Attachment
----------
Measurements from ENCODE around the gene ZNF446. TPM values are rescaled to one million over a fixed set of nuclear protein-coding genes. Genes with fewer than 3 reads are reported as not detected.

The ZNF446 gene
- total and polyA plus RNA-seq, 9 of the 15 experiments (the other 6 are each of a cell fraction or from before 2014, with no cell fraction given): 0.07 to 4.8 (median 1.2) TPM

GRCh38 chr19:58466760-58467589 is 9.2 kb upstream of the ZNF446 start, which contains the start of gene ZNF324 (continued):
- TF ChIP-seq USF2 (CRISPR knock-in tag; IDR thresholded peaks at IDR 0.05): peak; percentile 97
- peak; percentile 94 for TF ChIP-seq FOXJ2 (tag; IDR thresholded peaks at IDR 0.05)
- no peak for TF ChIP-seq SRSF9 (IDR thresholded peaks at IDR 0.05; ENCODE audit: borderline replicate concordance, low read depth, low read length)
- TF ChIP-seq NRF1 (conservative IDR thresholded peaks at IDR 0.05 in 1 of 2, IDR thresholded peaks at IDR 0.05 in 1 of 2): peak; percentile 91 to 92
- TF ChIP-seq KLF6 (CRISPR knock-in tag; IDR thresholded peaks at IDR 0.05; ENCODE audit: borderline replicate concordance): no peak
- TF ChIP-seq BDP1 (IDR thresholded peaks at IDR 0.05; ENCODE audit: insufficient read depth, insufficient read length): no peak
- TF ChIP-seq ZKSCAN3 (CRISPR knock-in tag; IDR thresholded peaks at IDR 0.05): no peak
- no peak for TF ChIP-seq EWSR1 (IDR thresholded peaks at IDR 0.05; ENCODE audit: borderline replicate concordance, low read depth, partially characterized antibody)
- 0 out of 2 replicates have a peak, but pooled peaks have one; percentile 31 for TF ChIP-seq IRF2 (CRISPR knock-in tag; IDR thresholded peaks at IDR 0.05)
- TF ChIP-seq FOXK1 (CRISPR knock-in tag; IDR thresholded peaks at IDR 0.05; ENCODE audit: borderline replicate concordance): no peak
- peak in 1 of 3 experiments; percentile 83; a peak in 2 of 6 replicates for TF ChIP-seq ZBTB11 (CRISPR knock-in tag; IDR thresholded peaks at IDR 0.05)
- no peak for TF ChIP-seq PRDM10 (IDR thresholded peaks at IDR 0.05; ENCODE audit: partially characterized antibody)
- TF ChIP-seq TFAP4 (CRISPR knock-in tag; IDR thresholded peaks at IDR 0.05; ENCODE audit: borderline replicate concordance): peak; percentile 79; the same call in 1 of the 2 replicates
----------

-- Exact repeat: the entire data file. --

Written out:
Measurements from ENCODE around the gene ZNF446. TPM values are rescaled to one million over a fixed set of nuclear protein-coding genes. Genes with fewer than 3 reads are reported as not detected.

The ZNF446 gene
- total and polyA plus RNA-seq, 9 of the 15 experiments (the other 6 are each of a cell fraction or from before 2014, with no cell fraction given): 0.07 to 4.8 (median 1.2) TPM

GRCh38 chr19:58466760-58467589 is 9.2 kb upstream of the ZNF446 start, which contains the start of gene ZNF324 (continued):
- TF ChIP-seq USF2 (CRISPR knock-in tag; IDR thresholded peaks at IDR 0.05): peak; percentile 97
- peak; percentile 94 for TF ChIP-seq FOXJ2 (tag; IDR thresholded peaks at IDR 0.05)
- no peak for TF ChIP-seq SRSF9 (IDR thresholded peaks at IDR 0.05; ENCODE audit: borderline replicate concordance, low read depth, low read length)
- TF ChIP-seq NRF1 (conservative IDR thresholded peaks at IDR 0.05 in 1 of 2, IDR thresholded peaks at IDR 0.05 in 1 of 2): peak; percentile 91 to 92
- TF ChIP-seq KLF6 (CRISPR knock-in tag; IDR thresholded peaks at IDR 0.05; ENCODE audit: borderline replicate concordance): no peak
- TF ChIP-seq BDP1 (IDR thresholded peaks at IDR 0.05; ENCODE audit: insufficient read depth, insufficient read length): no peak
- TF ChIP-seq ZKSCAN3 (CRISPR knock-in tag; IDR thresholded peaks at IDR 0.05): no peak
- no peak for TF ChIP-seq EWSR1 (IDR thresholded peaks at IDR 0.05; ENCODE audit: borderline replicate concordance, low read depth, partially characterized antibody)
- 0 out of 2 replicates have a peak, but pooled peaks have one; percentile 31 for TF ChIP-seq IRF2 (CRISPR knock-in tag; IDR thresholded peaks at IDR 0.05)
- TF ChIP-seq FOXK1 (CRISPR knock-in tag; IDR thresholded peaks at IDR 0.05; ENCODE audit: borderline replicate concordance): no peak
- peak in 1 of 3 experiments; percentile 83; a peak in 2 of 6 replicates for TF ChIP-seq ZBTB11 (CRISPR knock-in tag; IDR thresholded peaks at IDR 0.05)
- no peak for TF ChIP-seq PRDM10 (IDR thresholded peaks at IDR 0.05; ENCODE audit: partially characterized antibody)
- TF ChIP-seq TFAP4 (CRISPR knock-in tag; IDR thresholded peaks at IDR 0.05; ENCODE audit: borderline replicate concordance): peak; percentile 79; the same call in 1 of the 2 replicates